Bill Chamblee and Jessica Eaton successfully defended two doctors, a local gynecologic oncologist and an OBGYN who completed her medical training in Dallas at the time of the care at issue. The case involved post-operative care following a robotic-assisted total hysterectomy with bilateral salpingo-oophorectomy and pelvic lymph node dissection to remove the patient’s cancer. The patient initially did well post-operatively, but started having gas pain after eating a meal at home. A few days later, the patient returned to the hospital with abdominal pain, nausea, and vomiting. A CT scan was performed that showed the gallbladder was distended with gallstones, as well as a non-specific fluid collection. As the jury learned, this fluid collection could have represented a number of things, including normal post-operative fluid or potentially an infection. Since the patient had a normal white blood cell count and did not have a fever, the doctors were less suspicious of an infection. Given the patient’s symptoms started after having a burger, her pain was located in the right upper quadrant, and the presence of gallstones on the CT scan, the doctors were more suspicious of an inflamed gallbladder, or cholecystitis.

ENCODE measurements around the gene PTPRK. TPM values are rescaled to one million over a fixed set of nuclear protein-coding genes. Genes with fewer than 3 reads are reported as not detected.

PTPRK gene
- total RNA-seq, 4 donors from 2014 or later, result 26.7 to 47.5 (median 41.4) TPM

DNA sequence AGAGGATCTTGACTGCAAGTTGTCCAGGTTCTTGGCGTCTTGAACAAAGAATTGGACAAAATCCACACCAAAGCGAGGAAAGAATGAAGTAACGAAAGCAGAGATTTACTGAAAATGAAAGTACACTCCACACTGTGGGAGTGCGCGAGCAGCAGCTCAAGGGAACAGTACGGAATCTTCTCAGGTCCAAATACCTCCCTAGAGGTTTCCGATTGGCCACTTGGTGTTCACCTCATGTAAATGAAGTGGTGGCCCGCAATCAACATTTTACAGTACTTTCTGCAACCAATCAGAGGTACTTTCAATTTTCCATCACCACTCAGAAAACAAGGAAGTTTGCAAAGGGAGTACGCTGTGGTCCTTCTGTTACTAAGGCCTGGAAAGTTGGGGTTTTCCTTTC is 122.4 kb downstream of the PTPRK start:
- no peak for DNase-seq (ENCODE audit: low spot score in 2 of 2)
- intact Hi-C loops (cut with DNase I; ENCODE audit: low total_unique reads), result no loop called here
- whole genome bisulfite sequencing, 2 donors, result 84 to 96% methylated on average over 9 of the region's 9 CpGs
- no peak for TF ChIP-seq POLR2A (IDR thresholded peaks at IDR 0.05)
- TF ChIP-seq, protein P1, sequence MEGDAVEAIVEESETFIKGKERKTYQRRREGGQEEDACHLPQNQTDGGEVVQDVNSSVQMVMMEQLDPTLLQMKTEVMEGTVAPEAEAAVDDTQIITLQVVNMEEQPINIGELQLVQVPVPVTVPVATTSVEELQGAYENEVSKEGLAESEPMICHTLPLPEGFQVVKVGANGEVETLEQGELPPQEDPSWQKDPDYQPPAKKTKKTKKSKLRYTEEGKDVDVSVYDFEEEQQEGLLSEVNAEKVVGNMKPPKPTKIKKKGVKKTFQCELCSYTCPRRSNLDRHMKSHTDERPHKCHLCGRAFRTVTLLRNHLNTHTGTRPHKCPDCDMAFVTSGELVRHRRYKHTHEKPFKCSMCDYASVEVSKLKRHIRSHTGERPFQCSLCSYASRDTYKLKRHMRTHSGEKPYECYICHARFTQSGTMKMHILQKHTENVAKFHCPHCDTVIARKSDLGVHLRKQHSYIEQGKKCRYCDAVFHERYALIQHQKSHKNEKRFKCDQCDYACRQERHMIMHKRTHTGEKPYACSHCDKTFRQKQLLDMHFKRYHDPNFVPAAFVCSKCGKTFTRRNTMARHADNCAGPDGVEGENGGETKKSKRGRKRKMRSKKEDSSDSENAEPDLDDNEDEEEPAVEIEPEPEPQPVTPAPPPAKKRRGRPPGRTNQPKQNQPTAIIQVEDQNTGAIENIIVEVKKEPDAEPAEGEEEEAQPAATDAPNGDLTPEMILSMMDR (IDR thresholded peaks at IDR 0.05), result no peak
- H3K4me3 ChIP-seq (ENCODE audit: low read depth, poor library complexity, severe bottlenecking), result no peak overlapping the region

Over the course of less than two days in the hospital, the patient remained clinically stable while the doctors worked to find and diagnose the issue using their clinical judgment. This included imaging studies, lab work, and numerous evaluations by the doctors themselves. As a result of the doctors’ diligence, they were able to diagnose a bowel perforation before the patient ever showed any signs or symptoms of an infection or sepsis. As the jury learned, a bowel perforation is a known complication of a hysterectomy, and for which Plaintiff’s own expert was not critical of our doctors. The patient’s bowel was subsequently repaired and the patient is doing well now, and by all respects is healthier today due to being cancer-free and leading a healthier lifestyle than before.
The only criticism that Plaintiff’s expert testified to was an alleged two-day delay in diagnosing the perforation. Ultimately, we were able to show the jury that our doctors exercised good clinical judgment in their care, treatment, and diagnosis of the patient and that the patient was stable at all times under their care. While bowel perforation is a known complication of hysterectomies, it is not always evident at the time of surgery. In fact, thermal injuries may not manifest until 5-7 days after surgery. This is why Plaintiff’s expert was not critical of the injury itself. In addition, regardless of when the perforation was discovered, the patient was always going to need the subsequent repair surgery.
Plaintiff claimed that as a result of this perforation and subsequent repair, she suffers from scarring and an urgency to use the bathroom a few times a month. Trial lasted for a week. Damages claimed and asked for in front of the jury were over $1.4 million. The jury deliberated for less than one hour and returned a unanimous defense verdict, allowing our two great doctors to go back to doing what they do best, caring for patients and saving lives.